The recession isn't just hitting Americans in their wallets. It's also striking at their consciousness.
A research study of more than 1,100 full-time workers across a variety of occupations and career stages has examined how layoffs and other job changes associated with the economic slump has led workers to question their attitudes about work, their commitment to family and their desire to achieve more balance in their lives.
According to a global study of 1,500-plus CEOs conducted by IBM, 88 percent of business leaders say that getting closer to their customers is their top priority over the next five years.
In response to these results, research conducted by the Center for CIO Leadership has concluded that getting closer to end customers "may be the most important thing CIOs can do to earn and keep (their) seat at the table."
The next six to twelve months should reveal a lot about the U.S. labor market. Although the unemployment rate continues to hover near double-digits at 9.6 percent, some economists believe that strong productivity from U.S. workers over the past few years is one of the key factors that have kept employers from hiring.
The latest quarterly productivity figures, due out on Nov. 4, are expected to rise 1.7 percent for the third quarter after falling 1.8 percent in the second quarter.
I was reading an article the other day about how Procter & Gamble wants to triple the amount of revenue it generates from working with outside sources, including universities, entrepreneurs and even competitors, for developing ideas into new products.
It's all part of a more flexible approach to R&D known as "open innovation" where companies such as P&G and Air Products and Chemicals, Inc. draw upon internal and external ideas as seeds of inspiration - and revenue. Opening up to ideas from outside the organization makes a great deal of sense, particularly as companies struggle to find new sources for growth. Open innovation can also streamline the R&D process, reduce the time-to-market for new products and foster collaboration in an increasingly open-source business environment.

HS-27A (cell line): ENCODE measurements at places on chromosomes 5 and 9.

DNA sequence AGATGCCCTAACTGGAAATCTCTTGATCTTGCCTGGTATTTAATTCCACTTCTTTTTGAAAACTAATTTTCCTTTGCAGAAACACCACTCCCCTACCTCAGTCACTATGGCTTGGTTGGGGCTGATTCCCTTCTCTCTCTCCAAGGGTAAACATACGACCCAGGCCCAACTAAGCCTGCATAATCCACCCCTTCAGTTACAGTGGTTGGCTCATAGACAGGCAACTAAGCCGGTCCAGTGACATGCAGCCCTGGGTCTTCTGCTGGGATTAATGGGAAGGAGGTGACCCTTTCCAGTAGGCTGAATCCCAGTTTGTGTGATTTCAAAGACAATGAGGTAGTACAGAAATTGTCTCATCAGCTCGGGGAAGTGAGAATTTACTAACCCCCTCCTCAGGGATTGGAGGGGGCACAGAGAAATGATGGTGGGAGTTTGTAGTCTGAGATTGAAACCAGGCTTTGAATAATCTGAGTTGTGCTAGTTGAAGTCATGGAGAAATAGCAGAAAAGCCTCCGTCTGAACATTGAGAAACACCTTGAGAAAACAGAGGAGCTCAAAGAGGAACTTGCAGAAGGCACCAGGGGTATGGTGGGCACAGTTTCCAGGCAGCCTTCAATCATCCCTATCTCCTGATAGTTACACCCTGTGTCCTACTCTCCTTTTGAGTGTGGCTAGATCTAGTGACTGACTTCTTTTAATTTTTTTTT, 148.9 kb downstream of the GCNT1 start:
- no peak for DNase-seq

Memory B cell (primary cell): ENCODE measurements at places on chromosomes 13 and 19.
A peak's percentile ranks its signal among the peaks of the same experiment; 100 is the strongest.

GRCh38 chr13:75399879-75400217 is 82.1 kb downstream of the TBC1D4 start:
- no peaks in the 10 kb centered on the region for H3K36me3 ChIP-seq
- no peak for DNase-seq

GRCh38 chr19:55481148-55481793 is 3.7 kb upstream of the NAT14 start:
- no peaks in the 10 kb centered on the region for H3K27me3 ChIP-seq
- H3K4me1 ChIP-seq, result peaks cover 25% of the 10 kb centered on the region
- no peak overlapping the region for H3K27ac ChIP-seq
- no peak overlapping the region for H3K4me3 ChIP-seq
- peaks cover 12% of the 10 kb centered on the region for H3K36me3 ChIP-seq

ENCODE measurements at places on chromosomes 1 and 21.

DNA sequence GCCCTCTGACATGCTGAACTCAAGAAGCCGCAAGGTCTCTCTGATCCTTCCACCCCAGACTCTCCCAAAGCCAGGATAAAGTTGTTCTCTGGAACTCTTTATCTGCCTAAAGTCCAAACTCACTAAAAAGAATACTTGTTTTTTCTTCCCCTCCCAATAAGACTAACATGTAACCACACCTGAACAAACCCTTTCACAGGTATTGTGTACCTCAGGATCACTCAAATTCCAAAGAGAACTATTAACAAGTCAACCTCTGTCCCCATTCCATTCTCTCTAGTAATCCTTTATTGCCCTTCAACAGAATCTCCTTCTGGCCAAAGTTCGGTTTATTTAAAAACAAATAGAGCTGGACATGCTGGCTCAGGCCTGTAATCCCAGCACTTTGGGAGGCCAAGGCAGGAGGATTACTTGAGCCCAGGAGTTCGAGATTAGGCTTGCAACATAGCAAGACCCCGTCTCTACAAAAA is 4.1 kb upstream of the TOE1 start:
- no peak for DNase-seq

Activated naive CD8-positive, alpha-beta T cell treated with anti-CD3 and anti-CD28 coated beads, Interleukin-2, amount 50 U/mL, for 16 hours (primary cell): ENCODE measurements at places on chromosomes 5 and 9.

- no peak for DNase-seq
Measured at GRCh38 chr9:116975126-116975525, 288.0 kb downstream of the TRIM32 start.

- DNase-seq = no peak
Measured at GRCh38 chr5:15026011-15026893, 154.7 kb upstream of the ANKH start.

After a three-year downturn, it was only a matter of time before the economy picked up, business expanded and demand for IT workers accelerated.
For those who might question the strength of the economic recovery, consider these statistics from a recent Motley Fool article revenue for the S&P 500 is more than $250 billion higher over the past 12 months than it was in 2007. Meanwhile, corporate profits now represent 9.5 percent of GDP, well above the 6.0 percent average since 1947 and one of the highest percentages recorded since then.
For those who reside outside the Northeast U.S. or aren't familiar with the situation, Cablevision and Fox are in a heated dispute over renewal fees to broadcast a handful of Fox stations to millions of Cablevision subscribers in New York and New Jersey. Cablevision claims that Fox wants more than $150 million to carry WNYW, WWOR and WTFX, more than double its previous fees.
As a Cablevision subscriber, the disagreement between the two companies goes beyond being inconvenient and annoying. Since the blackout began, Cablevision has been running the equivalent of infomercials that are broadcast each time you turn on the service, blasting Fox for its greed and stubbornness. As a viewer, it's aggravating to have to see this every time you turn on the TV. What's even more bothersome is that Cablevision is now encouraging its viewers to petition lawmakers to intervene.